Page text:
Deeply Healing to Mind and Body
St. John’s Wort has many other health benefits that are much less commonly known. Modern research has also shown it to be highly effective for wound healing. St. John’s Wort flowers have traditionally been macerated into oil to make a natural dressing for wounds. And research examining this application found it to be highly effective in the treatment and healing of wounds.
It can kill cancers such as melanoma. It can even help chronic pain such as diabetic neuropathy and migraine headaches better than many pain killing drugs. Exciting research in the online journal PLoS One found that hypericin found in St. John’s Wort was highly effective against melanoma, using three different mechanisms to cause cancer cells to die.
It has been shown to reduce the hot flashes of menopause. Research published in the medical journal Menopause found that St. John’s Wort significantly reduced the frequency and severity of hot flashes in menopausal, perimenopausal, and post-menopausal women. (Perimenopause is considered the ten years prior to menopause. Post-menopause begins one year after periods have altogether stopped.)
A study in the medical journal Brain Pathology, found that St. John’s Wort has a protective effect against the beta-amyloid plaques linked with Alzheimer’s disease. Research has shown it as a promising therapy for Parkinson’s disease.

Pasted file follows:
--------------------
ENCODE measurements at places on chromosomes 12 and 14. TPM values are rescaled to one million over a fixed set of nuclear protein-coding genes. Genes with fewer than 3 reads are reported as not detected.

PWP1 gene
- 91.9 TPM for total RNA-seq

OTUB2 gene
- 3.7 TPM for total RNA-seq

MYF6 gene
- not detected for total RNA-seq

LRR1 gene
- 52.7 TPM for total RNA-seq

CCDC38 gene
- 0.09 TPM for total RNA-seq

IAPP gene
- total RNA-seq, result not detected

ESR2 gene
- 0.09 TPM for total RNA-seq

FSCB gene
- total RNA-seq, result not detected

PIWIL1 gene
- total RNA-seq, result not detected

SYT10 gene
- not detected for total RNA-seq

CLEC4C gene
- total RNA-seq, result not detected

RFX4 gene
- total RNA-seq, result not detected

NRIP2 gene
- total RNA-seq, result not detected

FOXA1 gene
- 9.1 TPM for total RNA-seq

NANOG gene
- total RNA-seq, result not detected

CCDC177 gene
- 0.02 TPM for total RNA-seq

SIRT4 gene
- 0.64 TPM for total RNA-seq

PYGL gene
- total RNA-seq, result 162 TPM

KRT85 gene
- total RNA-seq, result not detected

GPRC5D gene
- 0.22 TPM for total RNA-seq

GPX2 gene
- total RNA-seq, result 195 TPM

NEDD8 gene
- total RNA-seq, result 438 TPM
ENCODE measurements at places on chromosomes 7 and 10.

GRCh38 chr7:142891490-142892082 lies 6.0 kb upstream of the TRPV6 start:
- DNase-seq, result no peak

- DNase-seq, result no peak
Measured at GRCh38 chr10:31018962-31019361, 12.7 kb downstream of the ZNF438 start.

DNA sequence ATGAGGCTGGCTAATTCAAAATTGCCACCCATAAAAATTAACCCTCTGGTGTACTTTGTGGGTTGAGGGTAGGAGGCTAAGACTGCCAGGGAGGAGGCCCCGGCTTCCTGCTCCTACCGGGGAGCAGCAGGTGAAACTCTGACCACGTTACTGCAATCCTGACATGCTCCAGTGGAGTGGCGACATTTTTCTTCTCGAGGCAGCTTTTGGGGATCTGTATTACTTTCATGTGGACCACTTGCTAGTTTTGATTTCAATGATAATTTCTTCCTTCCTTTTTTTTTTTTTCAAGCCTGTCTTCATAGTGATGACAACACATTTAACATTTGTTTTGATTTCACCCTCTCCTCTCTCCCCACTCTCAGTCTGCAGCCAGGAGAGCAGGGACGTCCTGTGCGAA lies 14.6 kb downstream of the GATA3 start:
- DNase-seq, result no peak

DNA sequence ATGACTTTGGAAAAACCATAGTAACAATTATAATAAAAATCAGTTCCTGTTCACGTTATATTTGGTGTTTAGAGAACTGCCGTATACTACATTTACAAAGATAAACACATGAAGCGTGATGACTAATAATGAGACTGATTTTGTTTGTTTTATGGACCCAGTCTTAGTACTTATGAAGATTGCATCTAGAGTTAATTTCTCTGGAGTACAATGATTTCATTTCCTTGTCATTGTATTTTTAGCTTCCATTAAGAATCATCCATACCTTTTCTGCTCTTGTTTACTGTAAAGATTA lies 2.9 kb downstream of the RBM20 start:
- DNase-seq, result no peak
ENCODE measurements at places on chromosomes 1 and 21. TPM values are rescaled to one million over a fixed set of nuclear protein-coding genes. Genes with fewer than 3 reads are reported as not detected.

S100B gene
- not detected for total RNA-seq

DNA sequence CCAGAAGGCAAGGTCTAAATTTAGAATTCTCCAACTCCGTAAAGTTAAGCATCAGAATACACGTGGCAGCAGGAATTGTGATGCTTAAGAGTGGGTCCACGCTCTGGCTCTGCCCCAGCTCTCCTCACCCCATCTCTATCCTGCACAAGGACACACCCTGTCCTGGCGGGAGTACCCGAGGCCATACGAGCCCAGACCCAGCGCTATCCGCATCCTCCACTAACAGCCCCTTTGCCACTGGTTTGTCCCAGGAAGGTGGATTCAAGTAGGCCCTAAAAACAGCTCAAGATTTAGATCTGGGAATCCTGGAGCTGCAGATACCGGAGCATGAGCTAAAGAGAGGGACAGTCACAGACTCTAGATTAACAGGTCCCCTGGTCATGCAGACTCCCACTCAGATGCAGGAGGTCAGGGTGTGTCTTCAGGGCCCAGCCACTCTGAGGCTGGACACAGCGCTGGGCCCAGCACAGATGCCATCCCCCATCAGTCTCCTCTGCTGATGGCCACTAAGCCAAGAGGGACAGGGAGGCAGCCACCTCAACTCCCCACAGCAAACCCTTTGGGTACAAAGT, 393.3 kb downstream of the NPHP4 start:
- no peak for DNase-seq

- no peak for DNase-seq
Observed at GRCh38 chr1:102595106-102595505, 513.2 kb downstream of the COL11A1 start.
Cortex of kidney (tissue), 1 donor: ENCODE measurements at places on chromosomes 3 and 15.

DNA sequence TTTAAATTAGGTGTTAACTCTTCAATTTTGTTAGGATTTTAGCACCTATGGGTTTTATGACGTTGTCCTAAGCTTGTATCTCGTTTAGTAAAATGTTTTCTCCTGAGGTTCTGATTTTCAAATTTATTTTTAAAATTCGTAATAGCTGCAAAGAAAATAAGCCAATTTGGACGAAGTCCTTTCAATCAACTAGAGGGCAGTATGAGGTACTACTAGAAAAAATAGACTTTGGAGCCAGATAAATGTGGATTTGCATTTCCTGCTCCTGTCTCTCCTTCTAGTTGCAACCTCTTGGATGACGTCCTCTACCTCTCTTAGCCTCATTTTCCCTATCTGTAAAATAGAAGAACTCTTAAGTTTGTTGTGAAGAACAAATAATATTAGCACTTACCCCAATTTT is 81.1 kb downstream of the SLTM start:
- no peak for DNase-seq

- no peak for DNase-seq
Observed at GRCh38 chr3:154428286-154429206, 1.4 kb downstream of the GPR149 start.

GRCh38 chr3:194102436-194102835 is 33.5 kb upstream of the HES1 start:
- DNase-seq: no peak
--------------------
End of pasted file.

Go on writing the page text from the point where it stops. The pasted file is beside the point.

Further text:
St. John’s Wort is a powerful anti-oxidant and this certainly contributes to its many health benefits. Free radical damage to the tissues is a major contributor to aging and disease. It is the whole herb rather than single components such as hypericin that have shown these remarkable benefits in study after study.
Ancient Medicine For Modern Times
The use of St. John’s Wort (Hypericum perforatum) dates back thousands of years. Legend has it that it’s name came from early Christians who named it after John the Baptist as it blooms right about June 24th which is celebrated as his birthday. It’s bright yellow flowers have five petals in a circle that resembles a halo. The date is also very close to the longest day of the year. Historical uses from as far back as 400 B.C. show the Greeks and Romans using it for a wide range of conditions.
St. John’s Wort isn’t particular about the soil type and grows well in sand, clay, rocky soil or loam, and tolerates acidic to slightly alkaline pH. It adapts to both moist and dry soil, and even tolerates occasional flooding. Growing St. John’s wort herb in a location with too much sun can lead to leaf scorch, while too much shade reduces the number of flowers. The best location is one with bright morning sunlight and a little shade in the hottest part of the afternoon. Give the area some compost when planting and it will easily thrive as a short shrub. It will self seed so keep an eye on it if you don’t want it to become a ground cover.
As with any herbal medicine, you want to be sure you are using a high quality product with the real herb in it. Gaia Herbs St. John’s Wort Liquid Phyto-Capsules, 60 Count is a professional quality preparation. (As an Amazon Associate I earn a small amount from qualifying purchases.)